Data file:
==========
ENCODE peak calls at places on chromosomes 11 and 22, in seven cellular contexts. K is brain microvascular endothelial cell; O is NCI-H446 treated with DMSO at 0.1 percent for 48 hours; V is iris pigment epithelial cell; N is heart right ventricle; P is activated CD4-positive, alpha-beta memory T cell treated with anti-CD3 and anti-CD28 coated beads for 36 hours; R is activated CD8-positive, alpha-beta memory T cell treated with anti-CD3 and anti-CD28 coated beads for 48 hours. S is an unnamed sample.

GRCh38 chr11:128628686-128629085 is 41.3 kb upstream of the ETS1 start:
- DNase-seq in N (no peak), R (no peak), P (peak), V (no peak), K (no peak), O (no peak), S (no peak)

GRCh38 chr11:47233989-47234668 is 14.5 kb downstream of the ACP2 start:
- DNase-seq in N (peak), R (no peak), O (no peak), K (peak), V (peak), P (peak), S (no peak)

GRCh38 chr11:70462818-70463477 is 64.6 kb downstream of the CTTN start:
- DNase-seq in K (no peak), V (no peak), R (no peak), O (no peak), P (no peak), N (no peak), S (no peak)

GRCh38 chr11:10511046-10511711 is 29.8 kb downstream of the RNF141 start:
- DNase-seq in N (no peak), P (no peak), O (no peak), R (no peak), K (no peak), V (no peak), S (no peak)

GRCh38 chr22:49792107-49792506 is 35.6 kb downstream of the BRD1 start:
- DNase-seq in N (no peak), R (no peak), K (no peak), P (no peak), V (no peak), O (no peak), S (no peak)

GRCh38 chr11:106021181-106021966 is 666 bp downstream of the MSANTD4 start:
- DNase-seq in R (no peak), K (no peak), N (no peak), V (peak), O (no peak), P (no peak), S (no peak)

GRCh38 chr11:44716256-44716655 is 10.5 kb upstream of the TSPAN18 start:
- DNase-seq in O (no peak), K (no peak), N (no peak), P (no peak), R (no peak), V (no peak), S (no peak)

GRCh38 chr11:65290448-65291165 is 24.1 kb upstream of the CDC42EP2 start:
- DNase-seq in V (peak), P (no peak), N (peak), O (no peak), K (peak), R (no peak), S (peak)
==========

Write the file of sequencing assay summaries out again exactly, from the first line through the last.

ENCODE peak calls at places on chromosomes 11 and 22, in seven cellular contexts. K is brain microvascular endothelial cell; O is NCI-H446 treated with DMSO at 0.1 percent for 48 hours; V is iris pigment epithelial cell; N is heart right ventricle; P is activated CD4-positive, alpha-beta memory T cell treated with anti-CD3 and anti-CD28 coated beads for 36 hours; R is activated CD8-positive, alpha-beta memory T cell treated with anti-CD3 and anti-CD28 coated beads for 48 hours. S is an unnamed sample.

GRCh38 chr11:128628686-128629085 is 41.3 kb upstream of the ETS1 start:
- DNase-seq in N (no peak), R (no peak), P (peak), V (no peak), K (no peak), O (no peak), S (no peak)

GRCh38 chr11:47233989-47234668 is 14.5 kb downstream of the ACP2 start:
- DNase-seq in N (peak), R (no peak), O (no peak), K (peak), V (peak), P (peak), S (no peak)

GRCh38 chr11:70462818-70463477 is 64.6 kb downstream of the CTTN start:
- DNase-seq in K (no peak), V (no peak), R (no peak), O (no peak), P (no peak), N (no peak), S (no peak)

GRCh38 chr11:10511046-10511711 is 29.8 kb downstream of the RNF141 start:
- DNase-seq in N (no peak), P (no peak), O (no peak), R (no peak), K (no peak), V (no peak), S (no peak)

GRCh38 chr22:49792107-49792506 is 35.6 kb downstream of the BRD1 start:
- DNase-seq in N (no peak), R (no peak), K (no peak), P (no peak), V (no peak), O (no peak), S (no peak)

GRCh38 chr11:106021181-106021966 is 666 bp downstream of the MSANTD4 start:
- DNase-seq in R (no peak), K (no peak), N (no peak), V (peak), O (no peak), P (no peak), S (no peak)

GRCh38 chr11:44716256-44716655 is 10.5 kb upstream of the TSPAN18 start:
- DNase-seq in O (no peak), K (no peak), N (no peak), P (no peak), R (no peak), V (no peak), S (no peak)

GRCh38 chr11:65290448-65291165 is 24.1 kb upstream of the CDC42EP2 start:
- DNase-seq in V (peak), P (no peak), N (peak), O (no peak), K (peak), R (no peak), S (peak)